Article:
Phone. 4:45 a.m. Still dark out. Nobody calls with good news at this hour. Maybe somebody back east… Maybe something really great happened, so they know it’s okay to wake me up… Hope nobody died…
Hello… No response.
Hello, I say, more loudly, insistent.
hel-lo… He whispers the word, barely able to talk.
hhhh… hhhh… hhhh… hhhhnn… The rest isn’t words, just a semi-vocalization, as though he’s learning how to coordinate speaking and breathing. The sounds seem to come from a distance, as though he isn’t holding the phone directly to his ear. He’s breathing hard, fast; by the time I register what’s happening I’ve heard him pant four, perhaps five times. I hang up.
This is the second time I’ve hung up on him. The first time, about three weeks ago, he’d called at 2 a.m. That time he hadn’t even said hello. He’d uttered a couple of half-moan half-grunt sounds, quickly, and then I’d hung up.
He has only called twice, but already I think of him as “my caller,” already I expect to hear from him again. He will call, I will answer. He will give some audible indication that he is masturbating, I will hang up. A routine has been established. We have a relationship.
I am not afraid but I am slightly worried, concerned that it might be one of my students. I have no idea, of course, who it is – instinct, more than logic, suggests a student, although there is a degree of logic involved. The caller is clearly a man, and many of the men I know are current or former students. If it is a student, then I am disturbed more than fearful. I love my students, can’t imagine anything bad resulting from even this warped version of communication with one of them. I am not afraid, but I tremble when I hang up the phone, tremble as I get back into bed. I’m hardly afraid at all.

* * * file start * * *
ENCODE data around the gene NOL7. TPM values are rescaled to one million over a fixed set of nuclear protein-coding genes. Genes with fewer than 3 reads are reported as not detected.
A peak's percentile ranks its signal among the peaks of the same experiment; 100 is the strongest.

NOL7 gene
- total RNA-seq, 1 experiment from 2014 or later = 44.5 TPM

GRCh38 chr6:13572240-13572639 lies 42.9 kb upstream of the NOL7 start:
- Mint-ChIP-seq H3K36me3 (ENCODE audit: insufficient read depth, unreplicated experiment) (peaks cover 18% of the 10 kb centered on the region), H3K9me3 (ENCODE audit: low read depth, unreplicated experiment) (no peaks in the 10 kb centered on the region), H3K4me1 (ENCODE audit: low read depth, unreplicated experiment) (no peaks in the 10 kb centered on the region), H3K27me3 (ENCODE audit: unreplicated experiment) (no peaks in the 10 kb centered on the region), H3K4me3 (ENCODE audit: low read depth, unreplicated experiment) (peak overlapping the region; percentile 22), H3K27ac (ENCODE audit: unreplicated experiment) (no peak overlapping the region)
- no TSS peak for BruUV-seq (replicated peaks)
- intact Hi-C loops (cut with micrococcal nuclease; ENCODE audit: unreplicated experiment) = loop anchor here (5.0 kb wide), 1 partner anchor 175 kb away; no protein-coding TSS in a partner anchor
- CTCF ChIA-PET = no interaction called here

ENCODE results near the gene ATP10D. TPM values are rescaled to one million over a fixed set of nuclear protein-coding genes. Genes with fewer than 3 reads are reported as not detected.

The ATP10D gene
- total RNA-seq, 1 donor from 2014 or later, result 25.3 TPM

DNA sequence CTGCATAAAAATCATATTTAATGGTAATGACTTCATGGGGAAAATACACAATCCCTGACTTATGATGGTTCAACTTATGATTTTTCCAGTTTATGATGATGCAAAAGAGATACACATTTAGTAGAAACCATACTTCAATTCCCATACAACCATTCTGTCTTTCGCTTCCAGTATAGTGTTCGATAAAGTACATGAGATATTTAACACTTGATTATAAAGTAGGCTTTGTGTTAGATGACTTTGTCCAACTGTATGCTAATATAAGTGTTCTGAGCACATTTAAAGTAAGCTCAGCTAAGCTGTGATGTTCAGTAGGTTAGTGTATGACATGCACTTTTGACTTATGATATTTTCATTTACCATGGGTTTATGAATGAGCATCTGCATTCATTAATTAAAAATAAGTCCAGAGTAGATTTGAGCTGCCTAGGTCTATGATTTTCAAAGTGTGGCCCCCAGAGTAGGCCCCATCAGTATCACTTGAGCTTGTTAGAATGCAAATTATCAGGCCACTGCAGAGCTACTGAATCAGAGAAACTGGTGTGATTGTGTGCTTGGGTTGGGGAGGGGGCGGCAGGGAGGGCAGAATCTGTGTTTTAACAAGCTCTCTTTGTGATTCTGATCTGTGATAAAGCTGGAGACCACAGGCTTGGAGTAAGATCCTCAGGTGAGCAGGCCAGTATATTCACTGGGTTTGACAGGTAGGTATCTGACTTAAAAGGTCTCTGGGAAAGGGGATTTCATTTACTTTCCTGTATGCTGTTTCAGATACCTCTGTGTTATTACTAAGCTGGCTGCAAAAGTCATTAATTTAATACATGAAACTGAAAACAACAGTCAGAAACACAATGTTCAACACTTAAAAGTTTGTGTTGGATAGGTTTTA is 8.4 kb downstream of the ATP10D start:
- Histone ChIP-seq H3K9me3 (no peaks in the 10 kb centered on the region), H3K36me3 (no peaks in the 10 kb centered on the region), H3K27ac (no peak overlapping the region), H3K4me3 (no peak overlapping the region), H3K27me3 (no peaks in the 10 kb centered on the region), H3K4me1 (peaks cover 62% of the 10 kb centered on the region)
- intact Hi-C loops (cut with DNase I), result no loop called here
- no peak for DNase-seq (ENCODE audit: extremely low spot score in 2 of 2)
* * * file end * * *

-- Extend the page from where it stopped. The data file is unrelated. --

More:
Both times he’s called I’ve had the urge to yell into the phone. Say something, motherfucker! You asshole, don’t call me again! Following the anger, there’s been curiosity, almost concern. I’ve wanted to ask, sincerely, Who are you? Do I know you? And I’ve fantasized chatting with him, casually, flippantly, as he jerked off: So, what makes a man pick up the phone at this point in the process, exactly?
We’ve had less than thirty seconds of contact, but he has entered my world.
I wonder if it’s purely coincidence, my number picked at random. (But saved, for he called again…) I wonder if he knows where I live, what I look like. I wonder how old he is, what he looks like. I have begun to picture him as a particular student, a tall, blonde nineteen-year old who would email me from time to time during the semester he attended my class, a year ago. He seemed like a decent kid, but was a poor student. We’d had little contact outside of class – I can’t even remember his name – but I’d sensed a jittery energy about him, a kind of edginess that registered only vaguely at the time. He never had anything of consequence to say in his emails, would write hi, hope you’re having a nice day… I’d respond yes, you too, don’t forget to turn in your essay on Monday.
He is probably not my caller, but my brain finds it helpful to focus on an image, understands that it’s easier to deal with something concrete than something abstract. And so I picture this kid, think he was a mediocre student, he would probably be a mediocre stalker.
It’s not until I write those words that I realize I must be at least a little worried that my caller might stalk me. I’m surprised at this response, see it as an over-reaction. I remember my former student: he is too lazy to stalk me, I think. I try to laugh.